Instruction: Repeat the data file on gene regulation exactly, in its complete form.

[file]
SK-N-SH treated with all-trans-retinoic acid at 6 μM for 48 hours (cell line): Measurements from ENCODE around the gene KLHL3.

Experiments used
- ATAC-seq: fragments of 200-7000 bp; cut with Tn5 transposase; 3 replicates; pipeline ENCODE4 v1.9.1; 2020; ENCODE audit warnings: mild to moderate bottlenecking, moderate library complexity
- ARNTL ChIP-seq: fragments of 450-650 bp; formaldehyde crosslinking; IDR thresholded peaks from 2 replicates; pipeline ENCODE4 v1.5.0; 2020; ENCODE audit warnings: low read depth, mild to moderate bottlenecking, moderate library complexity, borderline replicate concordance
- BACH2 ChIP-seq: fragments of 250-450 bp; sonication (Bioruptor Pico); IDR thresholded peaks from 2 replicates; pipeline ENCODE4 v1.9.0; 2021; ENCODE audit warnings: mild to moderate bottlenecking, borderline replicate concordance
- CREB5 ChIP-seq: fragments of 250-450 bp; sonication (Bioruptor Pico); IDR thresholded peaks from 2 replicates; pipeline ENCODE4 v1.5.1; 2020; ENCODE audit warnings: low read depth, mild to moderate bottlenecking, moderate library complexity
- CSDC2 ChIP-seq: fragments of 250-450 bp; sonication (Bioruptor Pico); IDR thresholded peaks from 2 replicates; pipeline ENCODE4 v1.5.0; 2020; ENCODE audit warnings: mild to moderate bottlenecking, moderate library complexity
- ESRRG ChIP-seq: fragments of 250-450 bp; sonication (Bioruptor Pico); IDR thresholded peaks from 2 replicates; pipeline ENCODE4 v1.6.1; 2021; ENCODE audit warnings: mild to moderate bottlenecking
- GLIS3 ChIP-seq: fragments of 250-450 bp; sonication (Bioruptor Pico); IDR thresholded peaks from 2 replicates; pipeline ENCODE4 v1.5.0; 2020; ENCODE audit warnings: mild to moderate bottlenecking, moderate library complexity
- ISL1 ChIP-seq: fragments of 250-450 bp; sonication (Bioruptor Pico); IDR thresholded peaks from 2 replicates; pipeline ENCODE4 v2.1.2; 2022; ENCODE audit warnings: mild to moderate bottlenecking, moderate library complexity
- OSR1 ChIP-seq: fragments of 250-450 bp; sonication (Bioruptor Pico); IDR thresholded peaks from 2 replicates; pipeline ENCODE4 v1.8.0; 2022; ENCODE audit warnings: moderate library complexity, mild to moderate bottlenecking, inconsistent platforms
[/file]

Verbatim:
SK-N-SH treated with all-trans-retinoic acid at 6 μM for 48 hours (cell line): Measurements from ENCODE around the gene KLHL3.

Experiments used
- ATAC-seq: fragments of 200-7000 bp; cut with Tn5 transposase; 3 replicates; pipeline ENCODE4 v1.9.1; 2020; ENCODE audit warnings: mild to moderate bottlenecking, moderate library complexity
- ARNTL ChIP-seq: fragments of 450-650 bp; formaldehyde crosslinking; IDR thresholded peaks from 2 replicates; pipeline ENCODE4 v1.5.0; 2020; ENCODE audit warnings: low read depth, mild to moderate bottlenecking, moderate library complexity, borderline replicate concordance
- BACH2 ChIP-seq: fragments of 250-450 bp; sonication (Bioruptor Pico); IDR thresholded peaks from 2 replicates; pipeline ENCODE4 v1.9.0; 2021; ENCODE audit warnings: mild to moderate bottlenecking, borderline replicate concordance
- CREB5 ChIP-seq: fragments of 250-450 bp; sonication (Bioruptor Pico); IDR thresholded peaks from 2 replicates; pipeline ENCODE4 v1.5.1; 2020; ENCODE audit warnings: low read depth, mild to moderate bottlenecking, moderate library complexity
- CSDC2 ChIP-seq: fragments of 250-450 bp; sonication (Bioruptor Pico); IDR thresholded peaks from 2 replicates; pipeline ENCODE4 v1.5.0; 2020; ENCODE audit warnings: mild to moderate bottlenecking, moderate library complexity
- ESRRG ChIP-seq: fragments of 250-450 bp; sonication (Bioruptor Pico); IDR thresholded peaks from 2 replicates; pipeline ENCODE4 v1.6.1; 2021; ENCODE audit warnings: mild to moderate bottlenecking
- GLIS3 ChIP-seq: fragments of 250-450 bp; sonication (Bioruptor Pico); IDR thresholded peaks from 2 replicates; pipeline ENCODE4 v1.5.0; 2020; ENCODE audit warnings: mild to moderate bottlenecking, moderate library complexity
- ISL1 ChIP-seq: fragments of 250-450 bp; sonication (Bioruptor Pico); IDR thresholded peaks from 2 replicates; pipeline ENCODE4 v2.1.2; 2022; ENCODE audit warnings: mild to moderate bottlenecking, moderate library complexity
- OSR1 ChIP-seq: fragments of 250-450 bp; sonication (Bioruptor Pico); IDR thresholded peaks from 2 replicates; pipeline ENCODE4 v1.8.0; 2022; ENCODE audit warnings: moderate library complexity, mild to moderate bottlenecking, inconsistent platforms